Referred to in Sanskrit as Pranayamas, breathing exercises play an important part in any yoga practice. While each technique boasts its own positive effects, most of the exercises are designed to either energise or calm the body and mind. With this in mind, the exercises can be beneficial both on and off the mat. In this article, we explore yoga breathing exercises in more detail and discuss how to practice some of the most popular techniques. For best results, it’s important to take a few relaxed breaths before beginning each technique. Additionally, it’s sensible to wear breathable yoga clothes to allow your body to oxygenate sufficiently.
Seen as one of the most playful breathing exercises, Lions Breath is great to practice with children. The exercise is also popular amongst adults, often used as a way to wind down after a busy week.
To practice Lion’s Breath, take a deep breath inward before leaning your head back. Next, open your mouth as wide as you can and stick your tongue out. Finally, exhale loudly until all the air has been released from your lungs. For best results, repeat the process up to ten times or for as long as it feels comfortable. To enhance the relieving effects of the exercise, try practising with your arms raised above your head.
Often used in Bikram yoga classes, Breath of Fire is great for warming up the muscles. While the exercise is beneficial to yogis of all sorts, it is particularly popular amongst those looking to detoxify the body.
To practice Breath of Fire, sit tall and inhale gently through the nose. When you are ready to release the breath, exhale in small spurts while engaging the abdominal muscles. Each time you tense your stomach, release a small amount of breath. Continue the process until your lungs are empty. For best results, it’s important to ensure that your breaths are even in force and time.
Formally referred to as Kapalabhati Breathing, the Skull Cleanser is a cleansing breathing technique. Ideal for those suffering from fatigue, this breathing exercise helps to dramatically raise your energy level. The technique is similar to the Breath of Fire exercise, but with stronger exhales and both arms raised above your head. For best results, practice Skull Cleanser in a comfortable position and repeat the technique around 10 times, or as long as it feels comfortable to do so.
Ideal for those suffering from anxiety, stress, and even insomnia, Three Part Breathing is relaxing and restorative. Working to soothe the muscles and calm the mind, this breathing exercise is great to practice before you head off to bed.
To practice Three Part Breathing, place one hand on your stomach and the other on your chest. As you inhale, take the air into your chest, then your upper abdomen, and then finally into your stomach, puffing your belly out as you do so. When you are ready to exhale, slowly release the air in a similar fashion; exhale from your stomach first, then your upper abdomen, and then finally your chest.
Invigorating and refreshing, Bellows Breath is ideal to practice as part of your morning yoga session. This subtle exercise can be practised anywhere, making it ideal to use during a long day at the office.
To practice Bellows Breath, begin by clenching both hands into fists. Next, raise your arms above your head and inhale deeply. When you are ready to release the breath, lower your elbows to your sides and use the bottom of your diaphragm to make a “ha” sound. Making a loud sound when exhaling is great for releasing pent up frustration and energy from the body.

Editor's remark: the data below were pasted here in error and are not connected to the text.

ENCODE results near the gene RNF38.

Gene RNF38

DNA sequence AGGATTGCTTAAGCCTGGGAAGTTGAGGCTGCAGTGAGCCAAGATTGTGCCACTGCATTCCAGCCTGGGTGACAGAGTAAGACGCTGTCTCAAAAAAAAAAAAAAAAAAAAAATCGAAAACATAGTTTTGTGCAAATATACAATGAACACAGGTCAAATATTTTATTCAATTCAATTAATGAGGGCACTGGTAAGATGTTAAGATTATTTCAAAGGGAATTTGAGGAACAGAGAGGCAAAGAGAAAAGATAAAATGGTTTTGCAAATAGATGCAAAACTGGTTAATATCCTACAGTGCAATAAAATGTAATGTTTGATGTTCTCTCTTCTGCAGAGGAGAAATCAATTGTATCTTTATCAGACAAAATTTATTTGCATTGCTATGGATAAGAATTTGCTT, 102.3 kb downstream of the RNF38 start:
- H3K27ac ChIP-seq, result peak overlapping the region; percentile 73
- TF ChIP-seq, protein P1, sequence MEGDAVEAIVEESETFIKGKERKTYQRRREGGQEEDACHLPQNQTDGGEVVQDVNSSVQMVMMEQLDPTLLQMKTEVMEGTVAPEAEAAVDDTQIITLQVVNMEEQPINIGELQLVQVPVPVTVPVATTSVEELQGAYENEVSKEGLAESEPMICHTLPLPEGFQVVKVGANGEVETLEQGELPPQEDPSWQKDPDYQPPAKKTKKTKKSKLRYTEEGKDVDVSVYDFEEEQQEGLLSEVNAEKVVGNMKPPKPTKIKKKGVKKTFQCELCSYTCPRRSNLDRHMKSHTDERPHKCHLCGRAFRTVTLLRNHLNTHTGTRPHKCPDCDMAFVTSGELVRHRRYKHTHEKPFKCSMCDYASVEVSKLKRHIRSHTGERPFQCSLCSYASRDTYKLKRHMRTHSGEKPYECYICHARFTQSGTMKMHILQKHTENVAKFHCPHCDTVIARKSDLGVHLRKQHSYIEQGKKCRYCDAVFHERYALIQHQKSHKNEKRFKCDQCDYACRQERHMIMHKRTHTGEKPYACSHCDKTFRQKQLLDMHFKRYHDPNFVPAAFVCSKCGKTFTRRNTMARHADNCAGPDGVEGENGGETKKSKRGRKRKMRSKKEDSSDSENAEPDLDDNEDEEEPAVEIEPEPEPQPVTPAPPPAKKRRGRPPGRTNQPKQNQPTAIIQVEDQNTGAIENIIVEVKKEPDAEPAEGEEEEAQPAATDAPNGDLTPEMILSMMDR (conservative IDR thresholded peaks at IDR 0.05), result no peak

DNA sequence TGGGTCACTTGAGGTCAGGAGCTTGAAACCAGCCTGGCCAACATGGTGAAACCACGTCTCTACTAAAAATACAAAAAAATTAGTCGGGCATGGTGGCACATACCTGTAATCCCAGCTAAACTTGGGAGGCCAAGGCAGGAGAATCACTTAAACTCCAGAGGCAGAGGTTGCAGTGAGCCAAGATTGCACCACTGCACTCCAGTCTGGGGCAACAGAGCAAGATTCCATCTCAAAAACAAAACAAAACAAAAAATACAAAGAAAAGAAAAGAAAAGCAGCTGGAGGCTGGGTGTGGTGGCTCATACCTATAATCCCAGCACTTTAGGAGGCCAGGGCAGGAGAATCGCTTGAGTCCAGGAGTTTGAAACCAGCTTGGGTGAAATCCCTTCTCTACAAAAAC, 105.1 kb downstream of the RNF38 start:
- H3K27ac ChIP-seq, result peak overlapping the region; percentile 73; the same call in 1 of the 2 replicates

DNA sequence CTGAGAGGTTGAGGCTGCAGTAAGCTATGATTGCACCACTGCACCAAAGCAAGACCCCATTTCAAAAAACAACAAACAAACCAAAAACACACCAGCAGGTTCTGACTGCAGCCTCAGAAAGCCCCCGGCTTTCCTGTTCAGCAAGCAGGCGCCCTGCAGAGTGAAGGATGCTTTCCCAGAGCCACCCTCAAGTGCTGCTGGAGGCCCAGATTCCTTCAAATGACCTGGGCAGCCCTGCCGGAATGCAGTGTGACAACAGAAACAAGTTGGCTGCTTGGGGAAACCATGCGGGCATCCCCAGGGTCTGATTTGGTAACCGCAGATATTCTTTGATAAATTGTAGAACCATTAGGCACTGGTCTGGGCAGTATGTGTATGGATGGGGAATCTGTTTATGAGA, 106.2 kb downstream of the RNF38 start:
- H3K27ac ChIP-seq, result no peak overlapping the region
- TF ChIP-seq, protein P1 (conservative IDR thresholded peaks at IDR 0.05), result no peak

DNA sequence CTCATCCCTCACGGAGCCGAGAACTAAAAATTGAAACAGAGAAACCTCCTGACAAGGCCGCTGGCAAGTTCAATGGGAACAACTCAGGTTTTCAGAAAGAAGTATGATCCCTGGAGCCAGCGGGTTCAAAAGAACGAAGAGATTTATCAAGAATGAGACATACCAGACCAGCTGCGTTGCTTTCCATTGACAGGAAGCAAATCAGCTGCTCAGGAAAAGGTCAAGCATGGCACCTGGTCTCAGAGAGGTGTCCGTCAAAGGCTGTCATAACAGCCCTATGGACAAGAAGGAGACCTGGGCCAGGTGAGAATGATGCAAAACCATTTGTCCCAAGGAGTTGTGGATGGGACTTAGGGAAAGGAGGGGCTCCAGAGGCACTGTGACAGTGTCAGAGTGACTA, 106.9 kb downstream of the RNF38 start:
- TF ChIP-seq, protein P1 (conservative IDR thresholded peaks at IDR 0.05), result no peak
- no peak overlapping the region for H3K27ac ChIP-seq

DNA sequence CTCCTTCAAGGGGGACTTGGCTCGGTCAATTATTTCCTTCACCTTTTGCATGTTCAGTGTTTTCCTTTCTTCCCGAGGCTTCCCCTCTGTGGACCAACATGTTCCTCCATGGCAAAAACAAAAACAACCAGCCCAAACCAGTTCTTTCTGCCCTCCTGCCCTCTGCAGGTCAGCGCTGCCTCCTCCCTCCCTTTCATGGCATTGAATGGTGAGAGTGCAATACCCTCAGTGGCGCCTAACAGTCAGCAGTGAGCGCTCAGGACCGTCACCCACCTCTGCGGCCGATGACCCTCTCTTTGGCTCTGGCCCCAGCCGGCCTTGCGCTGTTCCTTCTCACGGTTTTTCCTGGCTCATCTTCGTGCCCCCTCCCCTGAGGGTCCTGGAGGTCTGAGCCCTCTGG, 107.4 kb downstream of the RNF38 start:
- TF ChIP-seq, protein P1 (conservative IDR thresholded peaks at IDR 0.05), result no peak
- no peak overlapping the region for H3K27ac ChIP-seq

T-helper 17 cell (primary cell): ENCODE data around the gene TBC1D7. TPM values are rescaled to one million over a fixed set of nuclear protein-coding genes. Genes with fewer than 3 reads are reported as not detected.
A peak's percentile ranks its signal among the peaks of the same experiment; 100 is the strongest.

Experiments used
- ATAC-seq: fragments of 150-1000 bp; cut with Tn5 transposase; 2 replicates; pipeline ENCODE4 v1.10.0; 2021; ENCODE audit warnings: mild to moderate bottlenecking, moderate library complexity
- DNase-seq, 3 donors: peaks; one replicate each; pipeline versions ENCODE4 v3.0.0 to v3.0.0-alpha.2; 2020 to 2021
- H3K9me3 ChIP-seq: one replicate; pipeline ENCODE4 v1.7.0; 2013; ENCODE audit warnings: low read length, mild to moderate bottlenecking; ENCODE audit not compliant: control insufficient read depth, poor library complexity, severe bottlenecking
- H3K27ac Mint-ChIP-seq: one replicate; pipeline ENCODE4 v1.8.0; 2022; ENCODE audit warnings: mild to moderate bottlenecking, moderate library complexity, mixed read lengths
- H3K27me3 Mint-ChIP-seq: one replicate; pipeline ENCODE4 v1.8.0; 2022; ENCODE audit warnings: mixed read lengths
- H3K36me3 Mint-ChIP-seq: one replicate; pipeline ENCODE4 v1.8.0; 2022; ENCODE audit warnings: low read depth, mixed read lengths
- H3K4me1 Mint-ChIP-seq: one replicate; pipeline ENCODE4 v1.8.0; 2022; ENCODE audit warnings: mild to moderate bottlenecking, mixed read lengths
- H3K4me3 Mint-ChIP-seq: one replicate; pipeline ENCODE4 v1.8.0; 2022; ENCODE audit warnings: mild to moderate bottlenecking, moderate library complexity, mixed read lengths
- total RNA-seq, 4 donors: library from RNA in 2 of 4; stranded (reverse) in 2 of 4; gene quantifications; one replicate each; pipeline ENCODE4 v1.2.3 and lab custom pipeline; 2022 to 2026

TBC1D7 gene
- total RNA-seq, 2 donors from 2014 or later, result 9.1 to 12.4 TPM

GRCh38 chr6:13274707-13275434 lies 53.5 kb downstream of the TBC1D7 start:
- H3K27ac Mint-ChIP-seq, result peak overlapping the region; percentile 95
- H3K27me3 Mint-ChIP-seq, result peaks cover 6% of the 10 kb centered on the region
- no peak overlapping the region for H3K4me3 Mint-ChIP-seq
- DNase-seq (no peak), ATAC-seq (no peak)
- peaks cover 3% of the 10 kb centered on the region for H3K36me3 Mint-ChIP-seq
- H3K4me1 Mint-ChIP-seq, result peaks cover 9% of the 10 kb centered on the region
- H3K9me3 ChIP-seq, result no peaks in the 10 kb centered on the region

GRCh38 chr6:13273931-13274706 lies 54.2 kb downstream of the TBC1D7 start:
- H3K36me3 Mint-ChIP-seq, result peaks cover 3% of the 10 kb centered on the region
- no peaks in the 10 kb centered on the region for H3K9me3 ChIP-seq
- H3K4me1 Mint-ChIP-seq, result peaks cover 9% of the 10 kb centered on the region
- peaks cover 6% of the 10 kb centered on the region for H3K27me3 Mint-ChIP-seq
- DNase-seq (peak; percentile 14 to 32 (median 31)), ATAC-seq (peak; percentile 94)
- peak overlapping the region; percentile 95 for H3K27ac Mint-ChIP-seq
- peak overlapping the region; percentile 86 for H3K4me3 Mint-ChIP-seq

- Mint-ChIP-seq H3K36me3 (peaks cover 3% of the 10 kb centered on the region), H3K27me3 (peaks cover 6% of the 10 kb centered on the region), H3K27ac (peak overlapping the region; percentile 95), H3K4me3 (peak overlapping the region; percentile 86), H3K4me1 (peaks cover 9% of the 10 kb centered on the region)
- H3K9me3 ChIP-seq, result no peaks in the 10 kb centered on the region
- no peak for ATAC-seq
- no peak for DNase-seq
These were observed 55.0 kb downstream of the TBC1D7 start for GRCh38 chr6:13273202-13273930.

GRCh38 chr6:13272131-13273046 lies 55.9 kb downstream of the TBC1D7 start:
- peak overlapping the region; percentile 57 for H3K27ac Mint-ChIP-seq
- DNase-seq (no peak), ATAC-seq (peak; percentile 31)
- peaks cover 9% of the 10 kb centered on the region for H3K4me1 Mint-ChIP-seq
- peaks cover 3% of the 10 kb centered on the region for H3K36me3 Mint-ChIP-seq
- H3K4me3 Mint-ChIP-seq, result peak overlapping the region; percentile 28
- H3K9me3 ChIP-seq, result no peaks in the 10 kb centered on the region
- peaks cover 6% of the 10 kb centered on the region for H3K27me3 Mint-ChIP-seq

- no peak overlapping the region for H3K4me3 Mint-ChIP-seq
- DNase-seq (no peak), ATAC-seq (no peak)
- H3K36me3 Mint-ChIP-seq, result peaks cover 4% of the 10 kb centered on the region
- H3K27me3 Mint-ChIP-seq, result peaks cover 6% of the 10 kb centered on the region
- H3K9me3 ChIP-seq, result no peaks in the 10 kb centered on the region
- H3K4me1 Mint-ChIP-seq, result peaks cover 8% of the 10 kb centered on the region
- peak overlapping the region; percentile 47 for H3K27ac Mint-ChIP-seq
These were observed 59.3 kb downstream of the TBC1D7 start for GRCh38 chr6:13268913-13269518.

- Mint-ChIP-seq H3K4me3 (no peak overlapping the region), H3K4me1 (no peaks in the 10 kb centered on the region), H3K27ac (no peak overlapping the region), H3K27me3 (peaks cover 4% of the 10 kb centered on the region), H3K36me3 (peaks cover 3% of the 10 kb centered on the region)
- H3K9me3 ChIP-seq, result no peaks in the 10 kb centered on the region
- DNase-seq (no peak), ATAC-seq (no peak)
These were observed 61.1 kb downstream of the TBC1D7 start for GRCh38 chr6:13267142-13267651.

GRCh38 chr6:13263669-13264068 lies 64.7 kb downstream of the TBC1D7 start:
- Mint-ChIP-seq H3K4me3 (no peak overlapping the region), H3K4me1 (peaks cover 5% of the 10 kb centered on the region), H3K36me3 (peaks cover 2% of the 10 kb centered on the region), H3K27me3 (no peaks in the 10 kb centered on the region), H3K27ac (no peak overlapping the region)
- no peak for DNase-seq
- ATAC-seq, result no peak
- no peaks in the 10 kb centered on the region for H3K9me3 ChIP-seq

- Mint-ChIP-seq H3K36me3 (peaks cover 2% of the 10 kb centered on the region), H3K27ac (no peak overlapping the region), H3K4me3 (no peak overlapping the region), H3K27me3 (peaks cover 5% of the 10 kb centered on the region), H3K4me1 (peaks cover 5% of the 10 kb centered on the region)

Often used alongside various asanas, Ujjayi Breathing is simple to practice. One of the most renowned yoga breathing exercises of all time, this exercise works to calm the mind and nervous system in times of stress. Better still, the technique is easy to practice anywhere.
Ujjayi Breathing involves inhaling and exhaling through the nose. To begin the exercise, take a deep breath inward; as you do so, drag the air along the back of your throat to create a soft hissing sound. This action should create a cooling sensation in the back of your throat, almost like you are drinking a cold drink. When you are ready to exhale, gently release the breath through your nose. For best results, try to make each of your breaths similar in length, depth, and force. Repeat the process for a few minutes, or until you begin to feel calm and relaxed.
A little more complicated in nature, Alternate Nostril Breathing is best to practice when you’ve got time to focus. As the exercise requires a higher level of concentration than some of the other techniques, it is ideal for those hoping to improve their focus and discipline levels. Working to calm and clear the mind, this exercise can be practised before bed to avoid overthinking.
To practice Alternate Nostril Breathing, place the middle and pointer fingers of your right hand into your right palm. This should leave your ring finger, little finger, and thumb free. Next, place your right thumb over your right nostril and inhale through your left. When you are ready to release the breath, remove your thumb and place your ring finger over your left nostril to exhale through the right. Leaving your hand in the same position, breath in through your right nostril and then switch to exhale through your left nostril. Repeat the process for a couple of minutes.
Whether you are hoping to energise your body before an important meeting, or more interested in winding down after a long day, the selection of breathing exercises above has something for everybody. When practising restorative techniques, it’s worth wearing comfortable yoga clothes; this will allow the body to relax on a deeper level than it can when wearing something restrictive.